Early in our pregnancy, we decided we wanted the full surprise. We wouldn't find out the sex of our baby. We were beyond excited about the addition to our family. When I was 3 months pregnant, we learned that something wasn't quite right with our growing baby. That's when the prayer chain began. Over the next several months through numerous ultrasounds, it was discovered that our baby was missing a right rib and right kidney. We were also told that he or she could be born with VACTERL association (a rare syndrome with multiple medical complications), anal atresia, and ambiguous genitalia. We were prepared for emergency surgery shortly after birth.
Jaxx Lee Denny was born May 27, 2011. The operating room was full that day as we all anxiously awaited the delivery of our baby boy or girl. We were prepared for blood work to determine the sex of our baby since we were anticipating ambiguous genitalia. Relief and pure joy doesn't begin to describe the feeling we had when it was announced we had a boy! Although a little crooked, Jaxx seemed to be pretty healthy as numerous physicians checked him out. He was discharged home with us in 3 days, praise The Lord!
Shortly after birth it was discovered that Jaxx had severe congenital scoliosis, missing the right side of 7 vertebrae, missing 6 right ribs, fused ribs on the right side, and was missing his right kidney. The appointments began and he was also diagnosed with thoracic insufficiency syndrome (TIS). We soon discovered Jaxx would require four titanium rods inside his little body to correct his scoliosis and fused ribs so that he would be able to breathe normally. Wow, what a shocker! I don't think we were quite prepared for all that we were about to learn our little guy would need, but we already knew God would make a way.
Our first appointment at The Children's Hospital of Philadelphia (CHOP) was scary as we learned Jaxx would need the VEPTR device. He would need years of surgeries because this device would have to expand as he grows. We also found out he had a tethered spinal cord and would need surgery to correct that. We learned this road would be long and not easy. It was an emotional visit. We were excited because there was something that could be done for our son, but on the other hand, we were scared, wondering how would we make this happen for the years to come. We were worried how we would handle being away from Eli and Leah so often. We prayed and had peace that The Lord would provide exactly what we needed.
Jaxx had his first surgery on February 14, 2012. He had his spinal cord released and everything went great! His recovery was smooth and we were discharged home in just 3 days. Jaxx had the VEPTR device inserted in May of 2012, just shy of his first birthday. He was discharged in 7 days. We immediately could see improvements in his breathing and knew this was the right decision for him. Since then, he has had 5 expansion surgeries. Each surgery is risky and painful. It's so hard to watch him roll into the operating room and hurt the way he does after the surgery. The reward is a few days later when he is running around like a normal toddler. Today, Jaxx is running, climbing, and breathing like a normal toddler should, and for that we are very thankful!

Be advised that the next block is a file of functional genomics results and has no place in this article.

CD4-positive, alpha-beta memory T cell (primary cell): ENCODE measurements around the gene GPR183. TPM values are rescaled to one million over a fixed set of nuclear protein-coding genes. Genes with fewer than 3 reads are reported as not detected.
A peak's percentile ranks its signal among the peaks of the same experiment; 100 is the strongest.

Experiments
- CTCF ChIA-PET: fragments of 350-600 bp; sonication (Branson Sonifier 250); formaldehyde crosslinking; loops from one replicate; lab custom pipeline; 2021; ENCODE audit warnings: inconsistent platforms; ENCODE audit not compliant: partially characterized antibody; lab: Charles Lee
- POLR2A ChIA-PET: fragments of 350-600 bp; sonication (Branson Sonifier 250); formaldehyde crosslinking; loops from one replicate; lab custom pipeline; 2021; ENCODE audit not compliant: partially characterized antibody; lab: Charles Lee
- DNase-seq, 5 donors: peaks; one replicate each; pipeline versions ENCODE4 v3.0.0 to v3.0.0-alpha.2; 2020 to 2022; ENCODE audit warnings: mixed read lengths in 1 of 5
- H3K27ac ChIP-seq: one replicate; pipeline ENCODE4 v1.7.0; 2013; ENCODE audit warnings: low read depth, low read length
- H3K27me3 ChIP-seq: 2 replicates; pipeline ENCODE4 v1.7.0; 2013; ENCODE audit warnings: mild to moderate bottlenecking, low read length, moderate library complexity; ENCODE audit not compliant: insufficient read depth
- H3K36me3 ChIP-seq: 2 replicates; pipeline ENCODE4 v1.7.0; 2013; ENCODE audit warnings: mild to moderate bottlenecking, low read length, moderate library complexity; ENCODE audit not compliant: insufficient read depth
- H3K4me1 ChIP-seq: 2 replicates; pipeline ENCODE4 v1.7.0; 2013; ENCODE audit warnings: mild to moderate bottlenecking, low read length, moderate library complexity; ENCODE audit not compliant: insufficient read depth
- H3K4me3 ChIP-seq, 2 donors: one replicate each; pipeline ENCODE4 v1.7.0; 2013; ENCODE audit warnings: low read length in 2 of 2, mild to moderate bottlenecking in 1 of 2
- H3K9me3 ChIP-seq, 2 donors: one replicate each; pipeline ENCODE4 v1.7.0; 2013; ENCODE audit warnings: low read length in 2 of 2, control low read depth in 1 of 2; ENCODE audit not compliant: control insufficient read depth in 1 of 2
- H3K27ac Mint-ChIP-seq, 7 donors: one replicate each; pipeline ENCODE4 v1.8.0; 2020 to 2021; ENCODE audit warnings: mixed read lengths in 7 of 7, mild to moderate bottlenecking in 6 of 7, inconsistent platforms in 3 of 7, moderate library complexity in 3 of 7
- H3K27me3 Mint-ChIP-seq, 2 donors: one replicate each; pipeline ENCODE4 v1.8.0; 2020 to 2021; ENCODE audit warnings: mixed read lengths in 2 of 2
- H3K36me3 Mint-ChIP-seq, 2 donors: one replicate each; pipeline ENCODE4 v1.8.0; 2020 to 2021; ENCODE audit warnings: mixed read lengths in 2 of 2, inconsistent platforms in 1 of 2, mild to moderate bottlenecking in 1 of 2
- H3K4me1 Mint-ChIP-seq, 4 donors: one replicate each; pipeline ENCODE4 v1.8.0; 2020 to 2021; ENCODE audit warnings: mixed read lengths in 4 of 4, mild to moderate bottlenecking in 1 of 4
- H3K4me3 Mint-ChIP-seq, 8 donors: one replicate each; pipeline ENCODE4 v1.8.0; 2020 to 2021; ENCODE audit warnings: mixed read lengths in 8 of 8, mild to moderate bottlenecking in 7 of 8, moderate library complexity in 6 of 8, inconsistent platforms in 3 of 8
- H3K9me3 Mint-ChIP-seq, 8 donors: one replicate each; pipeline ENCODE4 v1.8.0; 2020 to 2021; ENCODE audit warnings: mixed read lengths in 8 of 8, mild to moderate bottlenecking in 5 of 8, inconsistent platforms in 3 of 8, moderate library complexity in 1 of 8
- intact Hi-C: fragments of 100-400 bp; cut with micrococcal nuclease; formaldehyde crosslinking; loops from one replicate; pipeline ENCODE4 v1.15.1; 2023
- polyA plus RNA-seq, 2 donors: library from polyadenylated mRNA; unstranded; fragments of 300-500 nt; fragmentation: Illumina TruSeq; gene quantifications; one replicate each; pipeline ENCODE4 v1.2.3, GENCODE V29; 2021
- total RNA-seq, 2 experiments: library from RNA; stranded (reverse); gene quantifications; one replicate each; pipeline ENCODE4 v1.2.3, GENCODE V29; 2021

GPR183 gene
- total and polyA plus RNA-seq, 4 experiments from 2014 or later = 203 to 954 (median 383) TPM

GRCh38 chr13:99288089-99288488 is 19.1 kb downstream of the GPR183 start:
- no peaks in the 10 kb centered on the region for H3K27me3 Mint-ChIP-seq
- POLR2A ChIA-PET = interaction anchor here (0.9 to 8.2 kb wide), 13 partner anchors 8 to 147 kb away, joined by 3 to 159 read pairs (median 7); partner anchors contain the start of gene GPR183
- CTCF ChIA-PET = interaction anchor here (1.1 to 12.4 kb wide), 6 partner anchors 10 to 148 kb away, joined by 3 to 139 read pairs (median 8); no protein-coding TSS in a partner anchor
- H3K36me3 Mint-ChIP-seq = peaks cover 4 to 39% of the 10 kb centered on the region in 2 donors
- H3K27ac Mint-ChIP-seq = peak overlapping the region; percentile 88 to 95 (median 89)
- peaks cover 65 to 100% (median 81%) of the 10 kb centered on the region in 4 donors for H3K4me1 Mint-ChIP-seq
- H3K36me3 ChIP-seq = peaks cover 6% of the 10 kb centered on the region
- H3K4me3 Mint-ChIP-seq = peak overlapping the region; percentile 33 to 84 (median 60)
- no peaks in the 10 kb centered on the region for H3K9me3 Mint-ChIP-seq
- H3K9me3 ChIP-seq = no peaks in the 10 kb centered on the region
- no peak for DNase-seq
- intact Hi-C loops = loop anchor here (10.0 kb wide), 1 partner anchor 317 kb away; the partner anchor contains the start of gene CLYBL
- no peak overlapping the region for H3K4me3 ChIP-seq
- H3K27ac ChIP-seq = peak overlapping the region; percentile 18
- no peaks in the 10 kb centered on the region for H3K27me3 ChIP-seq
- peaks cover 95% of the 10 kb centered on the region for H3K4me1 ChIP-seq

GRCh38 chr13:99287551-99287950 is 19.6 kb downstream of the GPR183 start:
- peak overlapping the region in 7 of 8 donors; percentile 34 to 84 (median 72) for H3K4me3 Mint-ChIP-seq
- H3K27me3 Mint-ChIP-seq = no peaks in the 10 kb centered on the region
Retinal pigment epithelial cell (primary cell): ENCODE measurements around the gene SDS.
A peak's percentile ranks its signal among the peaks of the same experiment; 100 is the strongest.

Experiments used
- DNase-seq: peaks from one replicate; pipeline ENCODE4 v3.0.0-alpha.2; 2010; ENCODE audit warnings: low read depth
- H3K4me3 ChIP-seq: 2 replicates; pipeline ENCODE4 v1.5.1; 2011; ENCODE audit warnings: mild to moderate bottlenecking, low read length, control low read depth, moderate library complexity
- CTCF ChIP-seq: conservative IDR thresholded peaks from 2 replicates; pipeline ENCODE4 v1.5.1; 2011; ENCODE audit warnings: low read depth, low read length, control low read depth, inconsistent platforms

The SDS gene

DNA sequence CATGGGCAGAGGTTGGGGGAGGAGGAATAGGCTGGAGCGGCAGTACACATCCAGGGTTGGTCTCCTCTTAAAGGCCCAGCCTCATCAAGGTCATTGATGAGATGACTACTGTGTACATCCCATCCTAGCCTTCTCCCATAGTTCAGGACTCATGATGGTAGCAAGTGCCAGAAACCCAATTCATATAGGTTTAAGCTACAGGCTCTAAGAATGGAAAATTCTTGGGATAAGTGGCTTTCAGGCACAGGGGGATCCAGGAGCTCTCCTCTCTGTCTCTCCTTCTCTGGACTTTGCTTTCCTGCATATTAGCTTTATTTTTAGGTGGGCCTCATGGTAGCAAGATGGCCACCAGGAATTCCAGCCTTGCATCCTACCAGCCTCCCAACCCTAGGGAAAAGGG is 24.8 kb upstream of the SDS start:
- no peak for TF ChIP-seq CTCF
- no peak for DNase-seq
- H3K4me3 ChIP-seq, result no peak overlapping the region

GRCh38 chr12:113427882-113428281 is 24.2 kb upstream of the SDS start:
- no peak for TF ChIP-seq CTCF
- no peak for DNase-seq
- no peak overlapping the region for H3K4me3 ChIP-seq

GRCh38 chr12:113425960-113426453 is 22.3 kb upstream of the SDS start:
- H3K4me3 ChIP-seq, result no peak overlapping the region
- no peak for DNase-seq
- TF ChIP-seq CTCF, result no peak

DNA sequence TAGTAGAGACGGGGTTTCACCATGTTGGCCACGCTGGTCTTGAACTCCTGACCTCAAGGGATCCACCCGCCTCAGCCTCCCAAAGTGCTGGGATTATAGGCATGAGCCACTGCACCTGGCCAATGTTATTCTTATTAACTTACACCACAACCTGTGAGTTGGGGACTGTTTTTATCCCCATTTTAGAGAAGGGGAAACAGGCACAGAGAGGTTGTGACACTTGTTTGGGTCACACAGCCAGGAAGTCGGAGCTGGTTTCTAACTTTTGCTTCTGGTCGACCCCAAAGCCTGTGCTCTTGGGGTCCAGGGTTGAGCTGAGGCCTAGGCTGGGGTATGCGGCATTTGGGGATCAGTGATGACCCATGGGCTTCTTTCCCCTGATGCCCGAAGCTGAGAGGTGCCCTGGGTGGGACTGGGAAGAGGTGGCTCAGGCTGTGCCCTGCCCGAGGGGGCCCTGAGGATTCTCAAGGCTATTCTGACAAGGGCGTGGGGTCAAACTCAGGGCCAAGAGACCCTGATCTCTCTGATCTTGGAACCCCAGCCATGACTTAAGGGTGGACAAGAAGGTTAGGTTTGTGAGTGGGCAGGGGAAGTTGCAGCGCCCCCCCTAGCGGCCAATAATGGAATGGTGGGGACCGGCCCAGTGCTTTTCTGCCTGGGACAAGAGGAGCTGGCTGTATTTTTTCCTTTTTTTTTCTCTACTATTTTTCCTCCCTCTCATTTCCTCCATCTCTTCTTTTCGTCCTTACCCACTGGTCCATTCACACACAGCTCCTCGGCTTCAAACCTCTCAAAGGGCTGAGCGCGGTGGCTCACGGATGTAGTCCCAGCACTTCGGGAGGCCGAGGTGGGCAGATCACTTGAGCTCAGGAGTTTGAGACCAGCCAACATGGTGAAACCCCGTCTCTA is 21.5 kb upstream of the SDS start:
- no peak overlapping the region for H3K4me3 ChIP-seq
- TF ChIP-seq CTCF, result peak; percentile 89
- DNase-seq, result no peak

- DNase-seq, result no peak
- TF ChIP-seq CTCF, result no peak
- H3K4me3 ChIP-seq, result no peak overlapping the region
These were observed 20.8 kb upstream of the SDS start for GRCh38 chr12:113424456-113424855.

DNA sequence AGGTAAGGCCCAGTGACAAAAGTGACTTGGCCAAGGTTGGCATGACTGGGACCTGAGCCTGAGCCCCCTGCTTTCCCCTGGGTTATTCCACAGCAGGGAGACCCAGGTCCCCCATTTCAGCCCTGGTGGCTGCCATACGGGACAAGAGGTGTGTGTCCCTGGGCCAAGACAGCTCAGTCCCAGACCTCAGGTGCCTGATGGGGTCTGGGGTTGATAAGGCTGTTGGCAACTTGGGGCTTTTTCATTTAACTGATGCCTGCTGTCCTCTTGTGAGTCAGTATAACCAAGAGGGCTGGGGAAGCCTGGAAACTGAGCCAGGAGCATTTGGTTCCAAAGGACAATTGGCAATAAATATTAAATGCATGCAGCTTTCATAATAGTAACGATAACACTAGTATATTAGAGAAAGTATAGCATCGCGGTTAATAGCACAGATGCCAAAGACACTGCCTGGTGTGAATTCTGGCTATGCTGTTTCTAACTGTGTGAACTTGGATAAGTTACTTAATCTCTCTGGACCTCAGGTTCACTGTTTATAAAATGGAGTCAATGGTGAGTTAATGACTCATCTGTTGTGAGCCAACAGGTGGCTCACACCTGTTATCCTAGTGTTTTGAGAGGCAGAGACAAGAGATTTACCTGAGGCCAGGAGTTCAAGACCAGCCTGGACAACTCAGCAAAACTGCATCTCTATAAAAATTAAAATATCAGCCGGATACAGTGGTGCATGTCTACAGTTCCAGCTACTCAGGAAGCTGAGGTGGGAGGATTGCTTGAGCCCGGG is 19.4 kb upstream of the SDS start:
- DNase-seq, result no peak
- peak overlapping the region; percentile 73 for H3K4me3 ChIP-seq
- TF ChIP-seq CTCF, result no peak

The Lord has made a way for us through each step of this process. Since the very first visit to Philadelphia, we have not paid for the first meal or tank of gas out of our pocket. Our family has a huge support system and prayer warriors. It is through the generosity of this large group of people that we are able to fully concentrate on Jaxx and his needs and not have to worry about financial strains. We are so thankful for each and every person The Lord has placed in our lives.
We are incredibly blessed and can't thank God enough for trusting us with this precious gift. We know Jaxx has impacted many people's lives, even our own. He as changed us. We are now better Christians, parents, and our marriage is stronger than ever. We are thankful that Eli and Leah get to experience life with a special needs brother. I can honestly say it has changed them as well.
Jaxx's prognosis is very good. It's expected that he will lead a pretty normal life. There will be things that may be challenging for him and things that are suggested he shouldn't try, like football. We will not put limits on Jaxx. We will push him to try new things as long as it does not pose a threat in harming him. We still have a long road ahead of us, as Jaxx will have these surgeries until he is finished growing, but we already know this road has been blessed. We thank you for all of your support for Jaxx and our family. Always remember....Jesus loved you first!